4. What is the port number that external users will use to access this system…
    This is the port that will be displayed to users. If behind a proxy, use the port the proxy listens on. For a local test install, use the same port as the previous question.
  5. Does your webserver use an SSL certificate?
    Is the server behind an SSL terminating proxy, or should it server SSL itself? When answering yes, you must either place the server behind an SSL terminating proxy, or configure the sslKey and sslCert paths.
  6. Enter the email address for the super-administrator user. This account must not already exist, as it will be created now.
    This question and the following control the super admin login credentials. Note that this information is visible in the .env file.
  7. Would you like to disable subdomains in the URLs for each hosted LRS?
    The default behavior of the system is to allocate subdomains to each LRS in the system. This can cause problems with some DNS providers, and is not supported for the hostname ‘localhost’. For local installs, you may use as the public address, which will resolve to your local machine properly. We recommend disabling subdomain routing. 
  8. Enter the name of the database to use for the system client information. User and LRS metadata is stored here, not the actual statements. (default: 'VTCLRS')
    The system allocates a new database on the Mongo Server for each LRS in the system. The data needed to manage the systems overall is located in the database provided in this prompt. You can answer any alphanumeric string, but it is rarely necessary to use anything other than the default.
  9. Enter a random string of characters that will be used as an encryption key. (default: 'youAbsolutelyMustChangeThis')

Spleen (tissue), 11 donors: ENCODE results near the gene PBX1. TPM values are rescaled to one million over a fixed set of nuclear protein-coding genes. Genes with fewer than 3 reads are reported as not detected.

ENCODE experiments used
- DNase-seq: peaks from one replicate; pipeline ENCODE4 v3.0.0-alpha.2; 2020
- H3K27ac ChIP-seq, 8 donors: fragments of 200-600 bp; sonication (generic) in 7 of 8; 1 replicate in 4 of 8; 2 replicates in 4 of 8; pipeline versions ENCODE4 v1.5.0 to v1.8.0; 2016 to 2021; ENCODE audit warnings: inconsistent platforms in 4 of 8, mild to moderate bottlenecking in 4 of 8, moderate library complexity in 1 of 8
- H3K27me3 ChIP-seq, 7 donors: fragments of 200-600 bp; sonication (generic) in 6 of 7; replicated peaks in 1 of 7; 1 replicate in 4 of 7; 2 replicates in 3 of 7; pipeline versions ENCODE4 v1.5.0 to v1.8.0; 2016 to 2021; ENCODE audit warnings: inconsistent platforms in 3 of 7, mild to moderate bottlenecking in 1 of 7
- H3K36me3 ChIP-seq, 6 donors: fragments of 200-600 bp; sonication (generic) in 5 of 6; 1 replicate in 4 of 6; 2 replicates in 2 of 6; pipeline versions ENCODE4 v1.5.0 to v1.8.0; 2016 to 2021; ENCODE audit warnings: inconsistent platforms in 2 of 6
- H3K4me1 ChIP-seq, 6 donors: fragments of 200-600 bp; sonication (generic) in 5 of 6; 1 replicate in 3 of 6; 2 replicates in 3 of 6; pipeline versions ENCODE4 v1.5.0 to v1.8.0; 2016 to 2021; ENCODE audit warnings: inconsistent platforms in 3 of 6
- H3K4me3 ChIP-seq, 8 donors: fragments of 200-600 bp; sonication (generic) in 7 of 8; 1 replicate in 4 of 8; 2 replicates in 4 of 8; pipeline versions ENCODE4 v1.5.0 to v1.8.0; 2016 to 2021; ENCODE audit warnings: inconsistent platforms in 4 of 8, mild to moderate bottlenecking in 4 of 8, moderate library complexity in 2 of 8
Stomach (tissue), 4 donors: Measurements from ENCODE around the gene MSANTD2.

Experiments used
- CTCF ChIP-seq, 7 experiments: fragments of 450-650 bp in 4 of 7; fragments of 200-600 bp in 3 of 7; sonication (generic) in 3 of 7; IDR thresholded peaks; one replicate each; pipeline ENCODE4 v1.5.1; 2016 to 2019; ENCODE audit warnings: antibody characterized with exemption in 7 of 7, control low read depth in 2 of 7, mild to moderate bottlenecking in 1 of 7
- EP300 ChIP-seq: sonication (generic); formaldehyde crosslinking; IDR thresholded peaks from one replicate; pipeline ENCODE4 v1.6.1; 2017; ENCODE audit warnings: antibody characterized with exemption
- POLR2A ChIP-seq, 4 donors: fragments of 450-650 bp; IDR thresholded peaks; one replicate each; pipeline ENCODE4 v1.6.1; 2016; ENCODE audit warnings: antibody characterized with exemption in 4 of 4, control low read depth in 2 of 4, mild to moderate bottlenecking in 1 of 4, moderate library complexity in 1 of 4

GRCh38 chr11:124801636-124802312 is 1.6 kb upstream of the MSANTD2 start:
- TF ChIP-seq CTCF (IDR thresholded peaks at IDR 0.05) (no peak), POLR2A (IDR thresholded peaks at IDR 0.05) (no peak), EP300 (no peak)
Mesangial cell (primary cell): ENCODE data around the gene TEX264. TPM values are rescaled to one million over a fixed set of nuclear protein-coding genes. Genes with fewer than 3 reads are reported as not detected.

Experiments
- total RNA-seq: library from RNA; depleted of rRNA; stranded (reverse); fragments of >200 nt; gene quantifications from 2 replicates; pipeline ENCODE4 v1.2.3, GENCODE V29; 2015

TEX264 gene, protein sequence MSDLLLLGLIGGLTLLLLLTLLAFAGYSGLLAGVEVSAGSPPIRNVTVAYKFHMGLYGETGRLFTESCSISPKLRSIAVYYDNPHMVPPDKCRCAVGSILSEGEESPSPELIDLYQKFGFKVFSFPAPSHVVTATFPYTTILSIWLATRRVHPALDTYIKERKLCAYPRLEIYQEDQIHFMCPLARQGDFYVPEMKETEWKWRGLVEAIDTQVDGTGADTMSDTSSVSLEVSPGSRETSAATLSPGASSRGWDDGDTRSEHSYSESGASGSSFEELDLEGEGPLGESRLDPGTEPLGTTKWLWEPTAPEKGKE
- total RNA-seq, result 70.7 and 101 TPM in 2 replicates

Several parts of the system require a unique random string for encryption functions. Enter a string here. In a multi server install, all servers must include the same string. When backing up and restoring a database, this setting must not have changed from the initial value provided at install. Please don’t accept the default for a production deployment.
  10. Would you like the server to send emails (Enterprise Version)
    Answering ‘yes’ to this question will then prompt you for SMTP configuration information. If you answer ‘no’, the server will not allow “self service” accounts, and instead each user must be created and confirmed by the super admin.

Installing as a Service

Veracity is shipped as a bare executable file - there are no dependencies, platforms, or runtime components required. That being the case, it's your responsibility to ensure the executable starts up when your server reboots. There are many different ways to accomplish this, and a full exploration of the topic is beyond the scope of this document. Below are a few different methods that have been shown to work. 

Veracity includes its own internal process manager. It will spin up one worker process for each logical processor in your system. It is not necessary to manually start multiple copies of the software.


If you're using Linux, you can use SystemD to have the LRS server start automatically.
1. Copy the executable lrs2-linux and .env file to /etc/vtclrs/
2. Create a file  /etc/systemd/system/vtclrs.service
3. Copy the following into the files
4. Then, execute the following shell commands
            systemctl daemon-reload;
            systemctl enable vtclrs.service;
            chmod 755 /etc/vtclrs/lrs2-linux
            systemctl start vtclrs.service


  1. Some users have reported success with NSSM. ( This software allows any executable to be run as a Windows service. You can also capture log output.
  2. Modern versions of Windows include a "Task Scheduler". This can be configured to launch Veracity when the system starts.